determined to be $126 with a margin of safety of $63. The stock
is currently trading at roughly $73 per share. Although we cannot
buy the stock on the grounds of MOS, there are many other reasons
to buy at the current market price.
One reason to buy WellPoint now is that it has a payback time of
five years and an eight-year payback of $108 (See Table G below).
This again assumes a growth rate of 11%.
Table G - Valuation
A second reason to buy now is WellPoint has a BVPS of roughly $78
(see Table H). This shows that the stock is now trading at a
discount to its tangible book value. Its closest peer,
UnitedHealth (UNH: NYSE), is trading at $60, has a P/E ratio of
11.5, an MOS of $40, a payback of $63 in eight years, and a BVPS
of $27, making UnitedHealth a much less attractive investment on
the grounds of valuation.
Table H - Book Value Per Share
Although UnitedHealth has better ROI, ROE, and equal growth, I
believe that WellPoint is the better investment due to its
greater discrepancy between price and value. Also, WellPoint is
trading below BVPS while UnitedHealth is trading at roughly
double BVPS. Additionally, I believe WellPoint will outperform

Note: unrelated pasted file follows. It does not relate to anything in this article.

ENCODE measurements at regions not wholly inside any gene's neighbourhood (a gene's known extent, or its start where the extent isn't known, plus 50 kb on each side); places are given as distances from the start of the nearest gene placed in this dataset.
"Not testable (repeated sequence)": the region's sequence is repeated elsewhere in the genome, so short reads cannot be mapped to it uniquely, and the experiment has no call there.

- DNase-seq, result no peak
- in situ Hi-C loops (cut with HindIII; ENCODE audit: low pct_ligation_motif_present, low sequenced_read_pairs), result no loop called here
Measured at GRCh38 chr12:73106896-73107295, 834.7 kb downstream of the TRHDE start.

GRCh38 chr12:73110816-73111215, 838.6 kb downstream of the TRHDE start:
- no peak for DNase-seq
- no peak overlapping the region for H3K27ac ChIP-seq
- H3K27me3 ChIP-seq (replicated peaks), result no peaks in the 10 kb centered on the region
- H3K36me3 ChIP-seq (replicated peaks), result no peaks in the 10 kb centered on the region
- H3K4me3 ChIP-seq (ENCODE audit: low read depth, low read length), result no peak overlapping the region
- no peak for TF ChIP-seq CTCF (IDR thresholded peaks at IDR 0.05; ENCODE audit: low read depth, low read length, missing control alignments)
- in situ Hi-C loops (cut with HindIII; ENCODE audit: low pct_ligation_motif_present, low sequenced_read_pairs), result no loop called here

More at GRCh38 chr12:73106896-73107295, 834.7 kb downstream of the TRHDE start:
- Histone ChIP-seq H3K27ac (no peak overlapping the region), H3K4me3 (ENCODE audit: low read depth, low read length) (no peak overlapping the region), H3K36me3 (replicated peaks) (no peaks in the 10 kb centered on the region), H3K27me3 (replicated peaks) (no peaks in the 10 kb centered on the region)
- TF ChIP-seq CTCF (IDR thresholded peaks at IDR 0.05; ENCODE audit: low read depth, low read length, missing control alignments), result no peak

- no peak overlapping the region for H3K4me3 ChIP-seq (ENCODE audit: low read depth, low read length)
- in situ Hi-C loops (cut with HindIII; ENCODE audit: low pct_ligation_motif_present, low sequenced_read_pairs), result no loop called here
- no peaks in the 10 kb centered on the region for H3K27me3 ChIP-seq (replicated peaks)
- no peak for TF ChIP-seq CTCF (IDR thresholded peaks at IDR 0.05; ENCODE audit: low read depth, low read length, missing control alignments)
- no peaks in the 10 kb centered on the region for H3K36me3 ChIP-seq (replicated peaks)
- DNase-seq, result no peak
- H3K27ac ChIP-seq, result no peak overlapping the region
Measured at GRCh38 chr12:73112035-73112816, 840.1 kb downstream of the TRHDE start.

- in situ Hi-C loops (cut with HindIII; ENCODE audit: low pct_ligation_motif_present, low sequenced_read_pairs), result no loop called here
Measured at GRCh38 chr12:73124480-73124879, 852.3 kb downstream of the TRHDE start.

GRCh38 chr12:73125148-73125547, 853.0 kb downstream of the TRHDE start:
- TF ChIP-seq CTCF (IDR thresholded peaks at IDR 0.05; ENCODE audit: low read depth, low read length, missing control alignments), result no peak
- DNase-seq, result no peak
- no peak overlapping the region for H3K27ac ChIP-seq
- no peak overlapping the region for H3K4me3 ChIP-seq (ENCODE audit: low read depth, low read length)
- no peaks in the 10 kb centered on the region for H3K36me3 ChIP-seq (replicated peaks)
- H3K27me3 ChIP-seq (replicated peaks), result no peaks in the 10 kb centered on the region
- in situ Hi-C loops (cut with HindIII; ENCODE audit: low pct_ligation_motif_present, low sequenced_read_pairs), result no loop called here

UnitedHealth due to its competitive advantages such as better
management, ties to government programs, and Blue Cross Blue
Shield. For these reasons, I believe WellPoint to be the best
investment in the health insurance industry.
It appears that I am not alone in this belief. Value investor
recently added shares to his already existing position in
WellPoint (Gurufocus, 2013). Although he initiated his position
near $55 per share, he recently added 47% more at a higher price.
This shows that other value investors may possibly see the same
price and value discrepancy as I do in.
Ideally, we would have made our initial investment at around $55
per share when Loeb was investing; however, I believe the upward
movement in the stock is just the start of a much larger bull
run. Following earnings, WellPoint broke out of the key technical
level of $70 (See Table I below). If it can maintain above this
ceiling, $70 is likely to become a new floor.
Table I - Key Technical Levels
Another technical advantage is presented by using Fibonacci
Retracements. WellPoint's stock movement is a perfect example of
these expected retracements. As shown in Table J below, I took
the more recent floor and ceiling and extended Fibonacci
Retracements. It worked perfectly that the next Fibonacci level